Cultural differences weighed heavily in determining the composition of early film audiences. While cultural orientation was influenced by economic status, it remained a far more complex factor than most film historiography has acknowledged. Too often, scholars have seen frequenters of secular, commercial, urban-oriented amusement as the audience, but this was not the case. While venues that provided this sort of entertainment had a virtual monopoly on exhibition during the first months of public exhibition and continued to dominate the industry, two other cultural groups were very important: churchgoers (many of whom opposed commercial, secular amusements) and lovers of refined entertainments.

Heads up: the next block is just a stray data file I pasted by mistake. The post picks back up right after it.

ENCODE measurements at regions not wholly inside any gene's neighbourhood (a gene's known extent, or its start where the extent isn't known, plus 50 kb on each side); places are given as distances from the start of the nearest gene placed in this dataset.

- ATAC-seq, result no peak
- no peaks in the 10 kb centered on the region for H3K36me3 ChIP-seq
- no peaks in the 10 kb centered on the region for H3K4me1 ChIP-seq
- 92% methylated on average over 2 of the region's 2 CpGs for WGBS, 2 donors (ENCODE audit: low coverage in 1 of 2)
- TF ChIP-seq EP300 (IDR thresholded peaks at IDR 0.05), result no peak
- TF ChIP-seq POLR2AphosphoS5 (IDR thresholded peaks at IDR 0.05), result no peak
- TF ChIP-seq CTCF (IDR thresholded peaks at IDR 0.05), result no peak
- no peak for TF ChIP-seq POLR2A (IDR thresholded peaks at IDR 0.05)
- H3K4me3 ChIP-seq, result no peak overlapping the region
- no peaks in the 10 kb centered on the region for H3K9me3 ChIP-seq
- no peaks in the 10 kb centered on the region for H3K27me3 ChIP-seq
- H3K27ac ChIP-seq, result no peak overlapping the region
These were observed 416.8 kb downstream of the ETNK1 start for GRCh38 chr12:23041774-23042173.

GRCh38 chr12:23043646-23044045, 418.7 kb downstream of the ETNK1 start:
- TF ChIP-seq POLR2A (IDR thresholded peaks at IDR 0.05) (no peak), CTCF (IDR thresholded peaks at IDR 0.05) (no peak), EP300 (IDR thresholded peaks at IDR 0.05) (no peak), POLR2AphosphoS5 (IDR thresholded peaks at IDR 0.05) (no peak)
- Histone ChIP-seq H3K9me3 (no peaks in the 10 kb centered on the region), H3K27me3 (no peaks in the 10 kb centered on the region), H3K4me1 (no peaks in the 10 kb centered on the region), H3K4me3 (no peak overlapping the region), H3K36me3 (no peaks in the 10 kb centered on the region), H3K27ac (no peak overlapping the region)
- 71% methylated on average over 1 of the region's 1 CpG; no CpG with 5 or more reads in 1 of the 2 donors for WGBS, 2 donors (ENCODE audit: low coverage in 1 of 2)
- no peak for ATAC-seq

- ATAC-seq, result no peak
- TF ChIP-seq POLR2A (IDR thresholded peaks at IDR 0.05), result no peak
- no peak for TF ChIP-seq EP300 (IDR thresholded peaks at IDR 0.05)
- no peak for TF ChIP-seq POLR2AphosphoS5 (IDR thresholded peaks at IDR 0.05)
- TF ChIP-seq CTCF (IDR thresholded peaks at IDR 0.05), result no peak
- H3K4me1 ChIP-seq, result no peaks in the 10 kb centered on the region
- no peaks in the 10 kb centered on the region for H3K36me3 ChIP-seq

In addition, even commercial, urban amusements consisted of several subgroups with important differences. Keith’s and Poll’s, for example, emphasized the presentation of clean amusement. Sexual jokes that were too explicit or risqué did not receive the management’s approval, and some acts were designed to appeal to children. In contrast, burlesque houses commonly called their film shows the “tabasco-scope” or the “cinnimatograph” to suggest that their presentations were “spicy.” Some films were suitable only for adults, others only for men. With the press screening of the vitascope featuring films of women dancers, Edison purportedly "clapped his hands, and turning to one of his assistants, said: ‘That is good enough to warrant our establishing a bald-head row, and we will do it, too.’ " 37 Yet the assumption (conscious or unconscious) of a male audience could lead to unexpected contradictions. While scenes of a scantily clad Sandow were meant for male patrons interested in the manly physique, they must have held considerable erotic interest for women spectators. Thus, the very films that were meant to affirm the masculine, homosocial world of amusement often encouraged its breakdown. The original intent of such films was overturned by the unexpected conditions of their reception. Because of this dynamic quality even more than because of its size, the cinema of commercial amusement was of central concern to all involved with film. Its dynamism was indirectly acknowledged by contending cultural groups, all of which were compelled to situate themselves in relation to it.